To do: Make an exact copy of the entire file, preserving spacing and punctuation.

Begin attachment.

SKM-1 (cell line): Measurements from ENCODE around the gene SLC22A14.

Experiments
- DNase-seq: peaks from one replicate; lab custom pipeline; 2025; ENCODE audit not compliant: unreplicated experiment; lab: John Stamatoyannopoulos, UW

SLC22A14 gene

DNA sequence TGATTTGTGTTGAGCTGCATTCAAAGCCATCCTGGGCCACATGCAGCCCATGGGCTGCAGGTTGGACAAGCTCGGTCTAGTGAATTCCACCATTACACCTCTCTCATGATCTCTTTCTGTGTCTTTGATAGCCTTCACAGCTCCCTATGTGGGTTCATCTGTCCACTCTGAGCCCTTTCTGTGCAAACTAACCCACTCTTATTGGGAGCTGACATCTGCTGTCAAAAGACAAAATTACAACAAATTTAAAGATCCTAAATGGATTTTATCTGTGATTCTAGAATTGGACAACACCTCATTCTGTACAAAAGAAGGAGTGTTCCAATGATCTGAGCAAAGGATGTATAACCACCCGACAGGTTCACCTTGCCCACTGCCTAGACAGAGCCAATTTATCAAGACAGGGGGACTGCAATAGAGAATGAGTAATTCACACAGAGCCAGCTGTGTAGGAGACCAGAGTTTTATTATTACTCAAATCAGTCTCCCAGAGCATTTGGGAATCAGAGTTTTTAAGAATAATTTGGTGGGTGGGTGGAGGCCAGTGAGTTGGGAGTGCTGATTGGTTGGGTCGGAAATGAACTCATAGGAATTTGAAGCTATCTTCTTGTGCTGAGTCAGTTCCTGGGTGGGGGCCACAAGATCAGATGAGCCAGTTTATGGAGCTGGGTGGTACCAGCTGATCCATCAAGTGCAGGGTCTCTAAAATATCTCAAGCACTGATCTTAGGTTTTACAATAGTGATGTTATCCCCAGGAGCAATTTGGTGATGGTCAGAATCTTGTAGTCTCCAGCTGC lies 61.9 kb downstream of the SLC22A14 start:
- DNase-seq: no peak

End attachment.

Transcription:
SKM-1 (cell line): Measurements from ENCODE around the gene SLC22A14.

Experiments
- DNase-seq: peaks from one replicate; lab custom pipeline; 2025; ENCODE audit not compliant: unreplicated experiment; lab: John Stamatoyannopoulos, UW

SLC22A14 gene

DNA sequence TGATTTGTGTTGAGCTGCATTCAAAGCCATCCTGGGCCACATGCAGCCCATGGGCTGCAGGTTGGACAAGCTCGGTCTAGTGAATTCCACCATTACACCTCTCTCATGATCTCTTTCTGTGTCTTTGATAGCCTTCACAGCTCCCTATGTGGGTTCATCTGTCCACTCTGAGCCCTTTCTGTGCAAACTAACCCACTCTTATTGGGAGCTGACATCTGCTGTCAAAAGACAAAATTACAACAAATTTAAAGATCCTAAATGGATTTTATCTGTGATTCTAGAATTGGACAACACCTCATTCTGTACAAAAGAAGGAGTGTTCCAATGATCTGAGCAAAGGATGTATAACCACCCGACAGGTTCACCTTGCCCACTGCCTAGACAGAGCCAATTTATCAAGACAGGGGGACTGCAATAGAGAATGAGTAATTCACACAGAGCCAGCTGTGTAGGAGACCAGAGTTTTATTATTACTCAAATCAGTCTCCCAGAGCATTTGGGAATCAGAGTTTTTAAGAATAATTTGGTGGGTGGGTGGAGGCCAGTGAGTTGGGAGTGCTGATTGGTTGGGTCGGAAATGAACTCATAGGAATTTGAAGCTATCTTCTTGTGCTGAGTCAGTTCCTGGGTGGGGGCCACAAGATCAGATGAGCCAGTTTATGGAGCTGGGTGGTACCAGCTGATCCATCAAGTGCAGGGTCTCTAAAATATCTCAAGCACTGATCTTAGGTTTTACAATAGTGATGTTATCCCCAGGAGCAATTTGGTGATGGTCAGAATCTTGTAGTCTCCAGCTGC lies 61.9 kb downstream of the SLC22A14 start:
- DNase-seq: no peak